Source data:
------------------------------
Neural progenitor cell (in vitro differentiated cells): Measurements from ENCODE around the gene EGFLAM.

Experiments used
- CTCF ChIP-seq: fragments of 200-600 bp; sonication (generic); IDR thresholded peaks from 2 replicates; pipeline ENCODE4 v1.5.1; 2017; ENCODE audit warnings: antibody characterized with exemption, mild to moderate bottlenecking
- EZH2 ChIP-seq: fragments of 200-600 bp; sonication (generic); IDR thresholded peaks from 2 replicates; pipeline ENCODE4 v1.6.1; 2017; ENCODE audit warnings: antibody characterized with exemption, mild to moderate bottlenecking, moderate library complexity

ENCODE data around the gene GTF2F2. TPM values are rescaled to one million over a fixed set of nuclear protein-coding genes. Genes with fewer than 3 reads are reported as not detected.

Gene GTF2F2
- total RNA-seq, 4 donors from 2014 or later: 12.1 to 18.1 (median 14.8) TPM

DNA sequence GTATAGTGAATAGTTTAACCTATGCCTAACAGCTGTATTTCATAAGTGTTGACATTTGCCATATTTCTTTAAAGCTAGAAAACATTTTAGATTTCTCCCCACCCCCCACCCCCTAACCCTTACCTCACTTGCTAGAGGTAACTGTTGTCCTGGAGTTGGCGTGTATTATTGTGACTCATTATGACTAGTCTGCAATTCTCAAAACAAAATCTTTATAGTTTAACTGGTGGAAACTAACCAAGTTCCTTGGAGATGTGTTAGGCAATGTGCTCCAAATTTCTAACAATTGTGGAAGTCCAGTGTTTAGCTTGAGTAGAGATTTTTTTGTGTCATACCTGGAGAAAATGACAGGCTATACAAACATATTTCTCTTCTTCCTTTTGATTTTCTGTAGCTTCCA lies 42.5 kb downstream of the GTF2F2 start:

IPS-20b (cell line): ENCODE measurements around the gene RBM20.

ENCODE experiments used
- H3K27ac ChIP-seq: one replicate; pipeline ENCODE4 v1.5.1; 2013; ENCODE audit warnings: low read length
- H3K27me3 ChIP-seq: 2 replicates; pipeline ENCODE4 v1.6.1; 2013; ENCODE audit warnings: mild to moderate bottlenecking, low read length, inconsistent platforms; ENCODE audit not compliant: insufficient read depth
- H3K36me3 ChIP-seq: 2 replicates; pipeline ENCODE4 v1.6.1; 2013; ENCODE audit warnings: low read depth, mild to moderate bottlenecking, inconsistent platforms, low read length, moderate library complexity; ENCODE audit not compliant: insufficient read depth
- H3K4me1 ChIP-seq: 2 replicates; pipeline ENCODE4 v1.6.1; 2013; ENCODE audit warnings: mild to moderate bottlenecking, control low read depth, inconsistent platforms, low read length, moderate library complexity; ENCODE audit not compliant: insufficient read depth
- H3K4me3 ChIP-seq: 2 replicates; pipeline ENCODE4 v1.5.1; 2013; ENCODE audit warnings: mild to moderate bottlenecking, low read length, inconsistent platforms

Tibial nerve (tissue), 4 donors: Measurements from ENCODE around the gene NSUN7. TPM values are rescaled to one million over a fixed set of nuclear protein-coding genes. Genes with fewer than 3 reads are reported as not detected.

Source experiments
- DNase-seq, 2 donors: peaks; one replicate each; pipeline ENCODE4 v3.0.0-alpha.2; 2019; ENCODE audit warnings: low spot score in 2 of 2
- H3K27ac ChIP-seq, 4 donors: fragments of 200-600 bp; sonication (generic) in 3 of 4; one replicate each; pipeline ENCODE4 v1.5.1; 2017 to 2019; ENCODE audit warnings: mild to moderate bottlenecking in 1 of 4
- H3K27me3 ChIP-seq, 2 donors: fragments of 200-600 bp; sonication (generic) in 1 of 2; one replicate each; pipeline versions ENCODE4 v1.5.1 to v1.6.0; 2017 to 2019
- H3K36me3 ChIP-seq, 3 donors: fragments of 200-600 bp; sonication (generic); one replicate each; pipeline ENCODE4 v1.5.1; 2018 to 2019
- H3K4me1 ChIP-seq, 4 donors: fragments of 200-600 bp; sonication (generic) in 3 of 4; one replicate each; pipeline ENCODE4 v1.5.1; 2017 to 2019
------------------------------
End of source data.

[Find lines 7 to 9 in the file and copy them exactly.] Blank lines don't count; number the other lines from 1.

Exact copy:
- total RNA-seq, 4 donors from 2014 or later: 12.1 to 18.1 (median 14.8) TPM

DNA sequence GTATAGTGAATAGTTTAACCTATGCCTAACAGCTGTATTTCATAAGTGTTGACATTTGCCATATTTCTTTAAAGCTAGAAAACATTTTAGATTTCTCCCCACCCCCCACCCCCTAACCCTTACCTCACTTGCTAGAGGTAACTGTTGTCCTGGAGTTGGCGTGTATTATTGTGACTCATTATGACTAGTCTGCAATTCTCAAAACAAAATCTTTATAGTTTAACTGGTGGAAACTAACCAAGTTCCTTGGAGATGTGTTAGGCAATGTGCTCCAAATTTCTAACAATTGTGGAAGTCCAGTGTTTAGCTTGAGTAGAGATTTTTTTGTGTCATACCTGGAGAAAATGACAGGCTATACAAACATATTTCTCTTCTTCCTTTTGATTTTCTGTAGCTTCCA lies 42.5 kb downstream of the GTF2F2 start:

IPS-20b (cell line): ENCODE measurements around the gene RBM20.